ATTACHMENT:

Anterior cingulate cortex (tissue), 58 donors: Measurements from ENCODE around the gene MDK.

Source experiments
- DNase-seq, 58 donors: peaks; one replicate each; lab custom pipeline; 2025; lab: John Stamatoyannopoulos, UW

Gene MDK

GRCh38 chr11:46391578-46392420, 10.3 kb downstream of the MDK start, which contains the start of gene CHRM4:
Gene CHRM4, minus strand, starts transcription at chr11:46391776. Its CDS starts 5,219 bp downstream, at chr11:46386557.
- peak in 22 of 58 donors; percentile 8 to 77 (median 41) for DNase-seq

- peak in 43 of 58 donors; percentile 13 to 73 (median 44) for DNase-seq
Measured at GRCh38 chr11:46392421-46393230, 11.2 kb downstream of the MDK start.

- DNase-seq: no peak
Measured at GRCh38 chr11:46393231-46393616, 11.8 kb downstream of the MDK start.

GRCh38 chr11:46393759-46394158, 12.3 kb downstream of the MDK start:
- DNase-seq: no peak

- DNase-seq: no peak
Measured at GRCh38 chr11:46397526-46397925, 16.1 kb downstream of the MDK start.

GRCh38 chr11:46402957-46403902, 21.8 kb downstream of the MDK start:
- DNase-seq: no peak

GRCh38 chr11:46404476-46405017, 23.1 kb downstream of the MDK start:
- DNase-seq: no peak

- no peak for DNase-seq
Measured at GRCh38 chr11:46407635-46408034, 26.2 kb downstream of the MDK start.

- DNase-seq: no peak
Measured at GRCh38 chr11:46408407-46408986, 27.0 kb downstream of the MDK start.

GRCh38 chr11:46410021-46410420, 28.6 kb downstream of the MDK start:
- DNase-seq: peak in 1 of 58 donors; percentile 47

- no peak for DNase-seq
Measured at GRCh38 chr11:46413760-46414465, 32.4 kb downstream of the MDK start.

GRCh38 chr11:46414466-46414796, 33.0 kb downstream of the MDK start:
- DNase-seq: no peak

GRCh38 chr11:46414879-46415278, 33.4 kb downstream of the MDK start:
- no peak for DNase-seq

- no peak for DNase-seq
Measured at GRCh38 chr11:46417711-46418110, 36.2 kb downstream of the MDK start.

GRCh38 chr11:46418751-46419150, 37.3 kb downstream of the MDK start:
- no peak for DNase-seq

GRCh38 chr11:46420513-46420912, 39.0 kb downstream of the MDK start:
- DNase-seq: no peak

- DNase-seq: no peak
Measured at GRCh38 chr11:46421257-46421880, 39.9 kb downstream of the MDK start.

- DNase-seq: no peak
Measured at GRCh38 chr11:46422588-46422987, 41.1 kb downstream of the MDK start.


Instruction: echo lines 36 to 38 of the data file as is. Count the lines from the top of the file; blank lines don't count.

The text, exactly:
GRCh38 chr11:46420513-46420912, 39.0 kb downstream of the MDK start:
- DNase-seq: no peak

- DNase-seq: no peak